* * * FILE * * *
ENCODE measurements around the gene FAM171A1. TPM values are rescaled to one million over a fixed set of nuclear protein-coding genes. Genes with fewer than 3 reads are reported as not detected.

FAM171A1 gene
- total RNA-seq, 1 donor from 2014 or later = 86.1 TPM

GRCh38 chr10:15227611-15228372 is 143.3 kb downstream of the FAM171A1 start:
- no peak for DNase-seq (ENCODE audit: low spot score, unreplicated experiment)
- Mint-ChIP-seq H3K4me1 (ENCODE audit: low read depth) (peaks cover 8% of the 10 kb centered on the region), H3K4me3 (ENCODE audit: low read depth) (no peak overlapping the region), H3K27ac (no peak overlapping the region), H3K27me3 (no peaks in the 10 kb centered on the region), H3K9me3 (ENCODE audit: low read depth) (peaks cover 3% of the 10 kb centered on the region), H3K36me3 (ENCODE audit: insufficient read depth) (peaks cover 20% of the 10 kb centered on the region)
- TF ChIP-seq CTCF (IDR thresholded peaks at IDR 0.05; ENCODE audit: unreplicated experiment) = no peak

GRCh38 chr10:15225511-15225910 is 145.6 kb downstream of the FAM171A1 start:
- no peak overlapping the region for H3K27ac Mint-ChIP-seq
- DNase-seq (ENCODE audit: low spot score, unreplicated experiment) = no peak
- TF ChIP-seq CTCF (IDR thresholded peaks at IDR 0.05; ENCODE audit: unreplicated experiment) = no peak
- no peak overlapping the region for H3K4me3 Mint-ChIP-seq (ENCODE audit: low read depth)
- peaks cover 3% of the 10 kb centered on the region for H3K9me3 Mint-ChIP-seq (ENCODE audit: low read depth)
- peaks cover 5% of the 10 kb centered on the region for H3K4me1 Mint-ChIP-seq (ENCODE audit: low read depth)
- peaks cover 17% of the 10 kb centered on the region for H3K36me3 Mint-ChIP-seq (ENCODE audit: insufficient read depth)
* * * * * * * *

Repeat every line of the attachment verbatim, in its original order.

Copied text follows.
ENCODE measurements around the gene FAM171A1. TPM values are rescaled to one million over a fixed set of nuclear protein-coding genes. Genes with fewer than 3 reads are reported as not detected.

FAM171A1 gene
- total RNA-seq, 1 donor from 2014 or later = 86.1 TPM

GRCh38 chr10:15227611-15228372 is 143.3 kb downstream of the FAM171A1 start:
- no peak for DNase-seq (ENCODE audit: low spot score, unreplicated experiment)
- Mint-ChIP-seq H3K4me1 (ENCODE audit: low read depth) (peaks cover 8% of the 10 kb centered on the region), H3K4me3 (ENCODE audit: low read depth) (no peak overlapping the region), H3K27ac (no peak overlapping the region), H3K27me3 (no peaks in the 10 kb centered on the region), H3K9me3 (ENCODE audit: low read depth) (peaks cover 3% of the 10 kb centered on the region), H3K36me3 (ENCODE audit: insufficient read depth) (peaks cover 20% of the 10 kb centered on the region)
- TF ChIP-seq CTCF (IDR thresholded peaks at IDR 0.05; ENCODE audit: unreplicated experiment) = no peak

GRCh38 chr10:15225511-15225910 is 145.6 kb downstream of the FAM171A1 start:
- no peak overlapping the region for H3K27ac Mint-ChIP-seq
- DNase-seq (ENCODE audit: low spot score, unreplicated experiment) = no peak
- TF ChIP-seq CTCF (IDR thresholded peaks at IDR 0.05; ENCODE audit: unreplicated experiment) = no peak
- no peak overlapping the region for H3K4me3 Mint-ChIP-seq (ENCODE audit: low read depth)
- peaks cover 3% of the 10 kb centered on the region for H3K9me3 Mint-ChIP-seq (ENCODE audit: low read depth)
- peaks cover 5% of the 10 kb centered on the region for H3K4me1 Mint-ChIP-seq (ENCODE audit: low read depth)
- peaks cover 17% of the 10 kb centered on the region for H3K36me3 Mint-ChIP-seq (ENCODE audit: insufficient read depth)